I believe now that I had, like in the past, built an impermeable structure around my authenticity such as it was; no flex, no give, no room for change. I think I felt that I had become authentic and I could check that off my to-do list. Given that, when life, as it does, turned me on my head, I couldn’t fathom what to do next.
I returned to work in August to allow myself a few weeks to acclimatize to being back at work. I jumped in with both feet and found myself sad when it was Friday, for the weekends brought early mornings and days filled with the fearful thoughts that I had become accustomed to around coping with my daughter.
Those first few weeks fueled my thinking . . . I was right. I just needed to get back to work to start feeling like myself again. I selfishly rode the joy brought on by the staff’s cheers for my return, and secretly, I wanted to hear how much my replacement had failed to even remotely fill my shoes. I reveled in staff stories about how they suffered through and couldn’t wait for my return. For those first few weeks before the students returned I was euphoric and worked hard to reestablish the orderly little world that I had created for myself before I left.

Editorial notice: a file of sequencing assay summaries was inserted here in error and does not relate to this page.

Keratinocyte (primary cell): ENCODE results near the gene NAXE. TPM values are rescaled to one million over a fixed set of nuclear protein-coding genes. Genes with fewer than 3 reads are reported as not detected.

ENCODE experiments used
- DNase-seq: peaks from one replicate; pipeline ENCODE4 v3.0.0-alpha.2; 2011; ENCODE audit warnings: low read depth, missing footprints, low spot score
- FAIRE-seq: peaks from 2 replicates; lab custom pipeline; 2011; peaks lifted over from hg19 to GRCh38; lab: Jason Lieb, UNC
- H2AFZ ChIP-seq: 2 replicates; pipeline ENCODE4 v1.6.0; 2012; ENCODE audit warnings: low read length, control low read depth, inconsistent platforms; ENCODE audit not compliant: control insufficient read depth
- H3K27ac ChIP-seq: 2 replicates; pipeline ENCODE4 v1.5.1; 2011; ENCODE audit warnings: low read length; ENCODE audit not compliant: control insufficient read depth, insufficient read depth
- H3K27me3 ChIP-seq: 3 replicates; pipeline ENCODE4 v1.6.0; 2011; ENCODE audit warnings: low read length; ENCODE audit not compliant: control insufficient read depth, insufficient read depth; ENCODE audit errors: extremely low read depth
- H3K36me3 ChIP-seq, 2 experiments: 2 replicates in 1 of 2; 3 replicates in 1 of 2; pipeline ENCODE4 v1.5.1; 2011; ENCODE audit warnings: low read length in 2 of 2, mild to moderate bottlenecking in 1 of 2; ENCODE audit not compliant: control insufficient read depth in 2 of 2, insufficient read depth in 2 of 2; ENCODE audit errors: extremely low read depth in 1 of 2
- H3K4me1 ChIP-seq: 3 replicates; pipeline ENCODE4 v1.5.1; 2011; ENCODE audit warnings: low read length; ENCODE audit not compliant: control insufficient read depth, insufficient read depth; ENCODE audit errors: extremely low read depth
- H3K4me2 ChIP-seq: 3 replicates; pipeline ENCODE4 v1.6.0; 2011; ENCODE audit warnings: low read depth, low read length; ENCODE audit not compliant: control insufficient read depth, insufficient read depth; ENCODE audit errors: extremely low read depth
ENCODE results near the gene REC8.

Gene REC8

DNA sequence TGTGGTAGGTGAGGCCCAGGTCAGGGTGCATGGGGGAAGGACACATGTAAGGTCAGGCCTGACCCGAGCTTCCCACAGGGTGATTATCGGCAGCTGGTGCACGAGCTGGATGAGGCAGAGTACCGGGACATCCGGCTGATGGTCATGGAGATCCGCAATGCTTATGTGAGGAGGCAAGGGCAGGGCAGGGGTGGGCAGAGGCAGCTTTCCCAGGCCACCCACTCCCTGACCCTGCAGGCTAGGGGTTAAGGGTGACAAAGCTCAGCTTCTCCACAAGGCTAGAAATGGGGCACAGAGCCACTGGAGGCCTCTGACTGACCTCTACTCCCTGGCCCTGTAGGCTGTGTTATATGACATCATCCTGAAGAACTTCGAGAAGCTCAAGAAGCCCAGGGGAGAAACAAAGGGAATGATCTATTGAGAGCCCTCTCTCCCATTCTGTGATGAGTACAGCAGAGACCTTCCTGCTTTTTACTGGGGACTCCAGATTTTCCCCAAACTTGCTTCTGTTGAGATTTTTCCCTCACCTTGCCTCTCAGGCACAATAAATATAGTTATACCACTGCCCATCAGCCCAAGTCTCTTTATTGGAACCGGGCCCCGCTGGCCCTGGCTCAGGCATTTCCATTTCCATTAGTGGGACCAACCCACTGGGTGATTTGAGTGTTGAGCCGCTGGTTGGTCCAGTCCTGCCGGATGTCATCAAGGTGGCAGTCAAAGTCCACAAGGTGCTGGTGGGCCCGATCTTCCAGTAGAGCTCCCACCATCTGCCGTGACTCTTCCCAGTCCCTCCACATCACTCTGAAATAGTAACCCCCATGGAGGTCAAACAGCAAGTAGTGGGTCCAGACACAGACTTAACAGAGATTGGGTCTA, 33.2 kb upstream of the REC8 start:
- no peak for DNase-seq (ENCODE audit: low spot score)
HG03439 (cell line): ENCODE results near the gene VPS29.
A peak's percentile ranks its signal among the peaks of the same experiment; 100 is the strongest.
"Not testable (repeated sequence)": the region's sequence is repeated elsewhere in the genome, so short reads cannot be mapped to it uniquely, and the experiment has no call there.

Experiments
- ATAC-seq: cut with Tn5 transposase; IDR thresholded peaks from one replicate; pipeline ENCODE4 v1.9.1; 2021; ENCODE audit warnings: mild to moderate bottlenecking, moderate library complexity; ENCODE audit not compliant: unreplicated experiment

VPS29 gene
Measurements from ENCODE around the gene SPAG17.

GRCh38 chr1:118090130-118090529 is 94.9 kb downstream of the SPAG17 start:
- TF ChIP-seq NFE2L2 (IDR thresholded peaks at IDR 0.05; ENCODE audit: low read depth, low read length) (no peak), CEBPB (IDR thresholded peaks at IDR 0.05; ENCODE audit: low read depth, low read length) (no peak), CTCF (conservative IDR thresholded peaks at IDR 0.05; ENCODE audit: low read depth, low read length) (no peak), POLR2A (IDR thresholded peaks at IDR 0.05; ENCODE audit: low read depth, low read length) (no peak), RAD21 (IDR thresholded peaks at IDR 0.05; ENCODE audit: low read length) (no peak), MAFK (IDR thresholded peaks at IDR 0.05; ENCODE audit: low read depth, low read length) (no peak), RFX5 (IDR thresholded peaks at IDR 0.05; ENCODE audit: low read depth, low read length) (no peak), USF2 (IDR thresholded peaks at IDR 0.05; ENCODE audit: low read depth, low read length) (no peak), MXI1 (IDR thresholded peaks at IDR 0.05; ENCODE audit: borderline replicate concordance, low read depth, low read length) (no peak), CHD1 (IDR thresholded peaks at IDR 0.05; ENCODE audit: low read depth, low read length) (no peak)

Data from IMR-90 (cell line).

September brought with it a new group of students, some new to the school, some simply new to me, and I fell right back into step as the go-to makeshift counselor for staff and students alike, managing each crisis as it arose on cue. But at 4 p.m., it was time to pick up the baby. Forget about the student who wants to commit suicide or the staff member that is having problems at home; forget about the report due, the schedule that you haven’t written yet; remember to stop at the store to get the homo milk . . . Oh fuck, seriously, how could you forget the milk . . . the baby will have to have the skim again. What kind of parent are you really?